Battle of the Server Vendors: Do Buyers Notice?: Page 2

Posted April 12, 2011
By

Drew Robb

Drew Robb


(Page 2 of 2)

Uses don’t seem to give that much credence either, according to GCG.

“Our research clearly shows that customers just don’t see much difference between the major x86 system manufacturers when it comes to energy usage, system density, or the vendor’s ability to maximize facilities usage for their customers,” said Olds. “It’s difficult to make a name for yourself in a certain area when every other vendor is trying to stake out the exact same real estate.”

The survey revealed that more than 60% of users see little, if any, difference in either the energy efficiency or density offered by systems from Dell, HP, IBM or Oracle. Among those who do see any kind of differentiation among the top OEMs, GCG found that HP and IBM tended to lead Dell and Oracle.

“Every vendor is telling a story that emphasizes how many of their systems you can cram into a small area and how little juice they sip,” said Olds.

There’s a lot of noise in the industry surrounding these issues, so customers are understandably confused. While these factors are becoming increasingly important in dictating purchasing decisions, it’s not going to be easy for any of the major vendors to differentiate themselves due to the rapid pace of development by their competitors.”

This is borne out in a parallel field – that of enterprise networking. A recent Gartner study, for example, delved into the approximate costs versus benefits of having an all-Cisco IT setup.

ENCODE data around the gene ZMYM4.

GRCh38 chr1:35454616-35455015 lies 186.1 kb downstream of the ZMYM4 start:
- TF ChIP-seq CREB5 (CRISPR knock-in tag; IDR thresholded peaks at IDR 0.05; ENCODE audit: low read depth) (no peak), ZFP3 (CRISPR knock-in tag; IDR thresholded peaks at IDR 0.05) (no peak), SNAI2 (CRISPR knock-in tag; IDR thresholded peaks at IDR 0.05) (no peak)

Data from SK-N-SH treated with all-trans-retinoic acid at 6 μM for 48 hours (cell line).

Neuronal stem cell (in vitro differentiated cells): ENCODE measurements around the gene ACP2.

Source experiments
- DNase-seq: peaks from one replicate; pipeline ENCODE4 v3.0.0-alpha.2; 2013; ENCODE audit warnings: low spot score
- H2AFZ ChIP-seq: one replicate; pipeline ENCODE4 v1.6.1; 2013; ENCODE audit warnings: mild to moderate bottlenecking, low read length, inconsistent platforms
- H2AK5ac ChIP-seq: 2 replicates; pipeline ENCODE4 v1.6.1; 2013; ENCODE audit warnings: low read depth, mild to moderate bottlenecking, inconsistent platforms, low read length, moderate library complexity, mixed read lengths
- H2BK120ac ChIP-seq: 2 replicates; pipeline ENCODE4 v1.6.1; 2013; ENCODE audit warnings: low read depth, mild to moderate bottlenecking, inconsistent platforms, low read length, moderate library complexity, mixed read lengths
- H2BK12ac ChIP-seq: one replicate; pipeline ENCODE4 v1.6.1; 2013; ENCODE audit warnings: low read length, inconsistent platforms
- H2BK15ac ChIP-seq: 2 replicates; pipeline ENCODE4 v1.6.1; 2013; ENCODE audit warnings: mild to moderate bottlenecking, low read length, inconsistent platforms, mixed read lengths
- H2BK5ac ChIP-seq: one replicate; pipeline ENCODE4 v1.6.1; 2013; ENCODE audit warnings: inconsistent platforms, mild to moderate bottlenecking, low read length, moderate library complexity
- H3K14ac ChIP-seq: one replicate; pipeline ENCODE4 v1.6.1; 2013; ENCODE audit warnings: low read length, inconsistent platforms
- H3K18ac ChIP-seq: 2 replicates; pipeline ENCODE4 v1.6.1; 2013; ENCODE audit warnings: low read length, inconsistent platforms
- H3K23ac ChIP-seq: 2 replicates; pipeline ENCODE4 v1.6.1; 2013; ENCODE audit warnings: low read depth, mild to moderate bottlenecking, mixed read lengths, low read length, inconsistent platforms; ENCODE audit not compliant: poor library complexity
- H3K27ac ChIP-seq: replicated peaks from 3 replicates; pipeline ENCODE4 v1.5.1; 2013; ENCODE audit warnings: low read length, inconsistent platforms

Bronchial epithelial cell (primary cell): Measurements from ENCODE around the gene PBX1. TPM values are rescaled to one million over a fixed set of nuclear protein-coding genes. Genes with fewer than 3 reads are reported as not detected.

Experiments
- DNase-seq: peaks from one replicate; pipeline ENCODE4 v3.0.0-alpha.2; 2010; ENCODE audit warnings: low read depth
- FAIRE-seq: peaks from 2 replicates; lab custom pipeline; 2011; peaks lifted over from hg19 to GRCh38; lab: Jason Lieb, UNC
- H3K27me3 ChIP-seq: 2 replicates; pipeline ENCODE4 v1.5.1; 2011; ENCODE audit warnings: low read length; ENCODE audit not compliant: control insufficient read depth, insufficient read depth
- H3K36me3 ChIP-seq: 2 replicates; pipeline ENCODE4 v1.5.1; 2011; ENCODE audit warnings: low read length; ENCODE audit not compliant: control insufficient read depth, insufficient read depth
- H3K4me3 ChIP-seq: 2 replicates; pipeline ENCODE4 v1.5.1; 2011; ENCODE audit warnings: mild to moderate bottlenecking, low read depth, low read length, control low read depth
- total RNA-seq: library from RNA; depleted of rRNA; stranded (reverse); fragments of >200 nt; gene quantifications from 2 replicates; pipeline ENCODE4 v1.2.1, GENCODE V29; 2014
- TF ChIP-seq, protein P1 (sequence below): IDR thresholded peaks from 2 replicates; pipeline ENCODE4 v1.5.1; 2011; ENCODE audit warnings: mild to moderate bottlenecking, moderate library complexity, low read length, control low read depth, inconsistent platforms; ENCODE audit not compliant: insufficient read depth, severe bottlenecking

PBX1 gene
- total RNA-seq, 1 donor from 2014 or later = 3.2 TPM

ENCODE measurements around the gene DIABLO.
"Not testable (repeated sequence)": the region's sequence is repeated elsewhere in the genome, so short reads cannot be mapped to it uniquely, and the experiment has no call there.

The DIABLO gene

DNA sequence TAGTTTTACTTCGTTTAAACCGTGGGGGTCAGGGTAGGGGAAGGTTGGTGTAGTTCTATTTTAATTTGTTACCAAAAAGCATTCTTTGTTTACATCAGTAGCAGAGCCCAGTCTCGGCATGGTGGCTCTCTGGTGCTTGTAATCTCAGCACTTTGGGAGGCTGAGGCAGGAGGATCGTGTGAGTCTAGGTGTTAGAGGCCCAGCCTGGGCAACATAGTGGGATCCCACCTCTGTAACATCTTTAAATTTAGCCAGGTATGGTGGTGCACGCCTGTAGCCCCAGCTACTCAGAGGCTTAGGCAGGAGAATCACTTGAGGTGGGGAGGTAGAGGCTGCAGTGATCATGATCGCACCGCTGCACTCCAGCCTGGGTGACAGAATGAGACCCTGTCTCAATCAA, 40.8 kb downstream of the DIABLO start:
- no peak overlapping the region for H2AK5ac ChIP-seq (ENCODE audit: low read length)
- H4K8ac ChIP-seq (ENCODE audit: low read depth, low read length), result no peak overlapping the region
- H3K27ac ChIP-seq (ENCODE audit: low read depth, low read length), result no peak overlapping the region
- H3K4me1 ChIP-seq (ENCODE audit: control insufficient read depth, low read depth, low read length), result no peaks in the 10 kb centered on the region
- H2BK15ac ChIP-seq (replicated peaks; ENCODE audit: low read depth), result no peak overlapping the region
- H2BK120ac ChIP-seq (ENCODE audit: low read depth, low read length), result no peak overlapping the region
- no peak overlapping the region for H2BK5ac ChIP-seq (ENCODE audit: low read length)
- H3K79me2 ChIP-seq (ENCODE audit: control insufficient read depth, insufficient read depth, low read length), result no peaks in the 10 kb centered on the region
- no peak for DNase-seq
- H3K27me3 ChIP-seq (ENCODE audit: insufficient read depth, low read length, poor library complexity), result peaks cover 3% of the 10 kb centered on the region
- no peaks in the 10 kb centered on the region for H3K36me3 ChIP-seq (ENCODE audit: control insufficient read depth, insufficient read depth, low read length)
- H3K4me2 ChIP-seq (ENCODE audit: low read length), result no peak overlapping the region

Gartner analyst Mark Fabbi believes that going “all Cisco, all the time” doesn’t work to the customer’s advantage. He questions the common view that you can reduce networking TCO by having only Cisco networking equipment in house.

Barriers Lifting

Meanwhile, GCG sees that the overall efficiency of the data center will become an even more important issue in the future. Thus, the ties between data centers and their facilities management counterparts are likely to become even stronger over time.

“Power, cooling, and floor space consumption are an important factor in purchasing decisions now and will become more important in the future,” said Olds.

In some cases, the duties are also being combined into one overall function. Moran said the big reason is money. As IT plays a greater role in the enterprise, it’s natural that the amount of space needed for the data center would rise.

åBut in many metropolitan areas, it can cost a fortune to buy the space needed to expand computing operations. åIn some cases, bringing in more power to support a mainframe or a huge bank of server blades can be a real problem.

“You can’t always ask the local utility to double your power requirements,” said Moran. “That simply may not be possible in some buildings.”

The consequence is a lot more pressure on CIOs. Ten years back, energy costs didn’t come out of the CIO budget. But Moran said that the days of someone else dealing with energy costs are disappearing. And management is telling those CIOs, much of the time, that they don’t want to pay for a new data center – they have to make do with what they have.

“People care about things that are in their budgets,” said Moran. “CIOs have become very concerned about power and space planning as these areas can rapidly constrain their operations.”


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Tags: data storage, data center, servers, mainframe, energy consumption


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